Do you remember our friend Pepe? A few weeks ago, we told you how he started taking seriously to stay safe when surfing the internet or shopping online… And this time, we want to tell you something more about Pepe. We will focus on social media, because there is something you still do not know about our dear friend: Pepe is an influencer.
Every Saturday, Pepe spends time to be in touch with his followers. He usually does a live show around five in the afternoon and answers all the questions they ask him. As a good influencer, Pepe dares challenges to amuse his followers and attract new fans… although he does not enjoy (his body already has some war wounds), but it’s all for the followers.
As he already became a twitstar, Pepe is the perfect target for “haters”, either to hijack the account and get money for it, sabotage his publications, or even prevent him from getting more followers. That is why in different social networks, Pepe takes special care with friendships. On Facebook, for example, he only accepts his closest friends and family; while on Twitter and Instagram he prefers to have an open profile, so that everyone can read what he writes or see his photos.
Despite thinking he is safe, Pepe receives a link on Facebook to a video from a close friend. Our friend, wishing to watch the video, knows that his friend would never send him anything bad so, with total normality, Pepe decides to see it.
Once the link is clicked, a pop-up window appears for Pepe to accept a series of permissions to access the application so that he can watch the video and Pepe, who trusts his friend, accepts each and every one. Finally the video, as expected, does not play and Pepe, disappointed, tells his friend that he can not see the content. His friend however does not know anything about any video. And, as you can imagine, the damage was already done. Poor Pepe!
Unwittingly, Pepe’s friends began receiving notifications with a video on his behalf, and they even messages were posted in his news feed. Pepe does not explain what may be happening, since he has a second authentication factor in his accounts.
In this situation, our (poor) friend Pepe changes the password in Facebook quickly, in the other social networks does not need it since he has different passwords for each one; and warns his friends that the videos are false. It is a very good measure against an account theft, however, insufficient for this case. Pepe has an application with too many permissions.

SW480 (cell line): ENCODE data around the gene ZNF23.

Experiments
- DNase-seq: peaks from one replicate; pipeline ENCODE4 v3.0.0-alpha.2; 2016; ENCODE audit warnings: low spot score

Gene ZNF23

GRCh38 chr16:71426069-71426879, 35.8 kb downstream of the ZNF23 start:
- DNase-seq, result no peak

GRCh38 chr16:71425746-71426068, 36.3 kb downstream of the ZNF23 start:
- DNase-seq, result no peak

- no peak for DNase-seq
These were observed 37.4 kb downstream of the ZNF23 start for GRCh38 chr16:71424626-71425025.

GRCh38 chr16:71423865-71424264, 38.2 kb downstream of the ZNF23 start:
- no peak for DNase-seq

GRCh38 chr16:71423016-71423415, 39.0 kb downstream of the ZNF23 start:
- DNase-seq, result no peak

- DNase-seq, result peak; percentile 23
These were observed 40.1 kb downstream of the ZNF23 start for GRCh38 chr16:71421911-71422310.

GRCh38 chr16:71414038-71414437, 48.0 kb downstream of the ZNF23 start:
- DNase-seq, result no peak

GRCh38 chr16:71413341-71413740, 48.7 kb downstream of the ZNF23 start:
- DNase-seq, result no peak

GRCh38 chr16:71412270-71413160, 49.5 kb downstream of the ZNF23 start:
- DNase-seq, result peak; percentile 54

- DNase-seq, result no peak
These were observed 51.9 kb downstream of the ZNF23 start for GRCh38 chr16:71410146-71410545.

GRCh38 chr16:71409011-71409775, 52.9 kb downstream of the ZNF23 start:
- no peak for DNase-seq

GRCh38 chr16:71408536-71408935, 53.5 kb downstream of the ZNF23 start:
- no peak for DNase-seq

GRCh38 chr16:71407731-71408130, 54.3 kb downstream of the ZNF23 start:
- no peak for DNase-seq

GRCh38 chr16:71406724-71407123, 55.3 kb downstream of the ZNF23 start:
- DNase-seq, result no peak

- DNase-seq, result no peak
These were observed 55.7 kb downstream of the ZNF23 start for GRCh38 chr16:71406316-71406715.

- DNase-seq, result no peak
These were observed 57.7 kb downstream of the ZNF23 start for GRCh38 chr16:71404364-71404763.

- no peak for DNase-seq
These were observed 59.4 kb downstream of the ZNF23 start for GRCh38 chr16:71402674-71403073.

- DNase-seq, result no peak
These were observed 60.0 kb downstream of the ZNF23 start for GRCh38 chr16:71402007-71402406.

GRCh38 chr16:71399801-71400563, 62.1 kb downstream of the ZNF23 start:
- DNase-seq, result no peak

What have we learned about Pepe in this occasion?
- Check the permissions. Many applications or games ask for more permissions than they really need and some can even post content for you.
- Check the visibility of your publications. We only have to share the content we want with the people we want. Although we have a small group of friends, the publications can be public and everyone can read them.
- Secure and different passwords. Thus, in the case of being “attacked”, only one social network could be stolen while the rest will remain safe.
- Second authentication factor. You can increase the security of ypur accounts with a second authentication factor. For example, in addition to the password, a code that will be sent to our smartphone if it’s necessary.
- Do not accept friendship invitations from strangers. They could know a lot of information about your photos or even see the friendships or family you have.
- Do not post content that you do not like to get more likes. It is important not to get carried away by fads, as with challenges. Social networks are for fun, not to get more “likes”.
- Be careful with the links you receive from your friends. Although good friends will never want to harm us, they may also be victims of a virus and messages are being sent on their behalf. Ask before opening a doubtful link sent by them.
- Do not let the haters influence your personality. Be true to yourself and remember that your content is for a certain type of person. It is impossible to like everyone and, of course, the haters will continue to annoy you just for fun. There are user and language blockers to keep them from making more noise.
- Be careful with geolocation. Nowadays, practically all social networks invite us to indicate our location before sharing the publications on our wall. Remember that if you do, you can reveal sensitive information such as the location of your home or the places you frequent your followers or anyone who has access to your profile.
- Avoid Wi-Fi networks without a password. Although it may be tempting to connect to a Wi-Fi network without a password so you do not pull data, remember that by doing so, traffic is transmitted unencrypted and others can obtain valuable information about you, such as your e-mail or your passwords.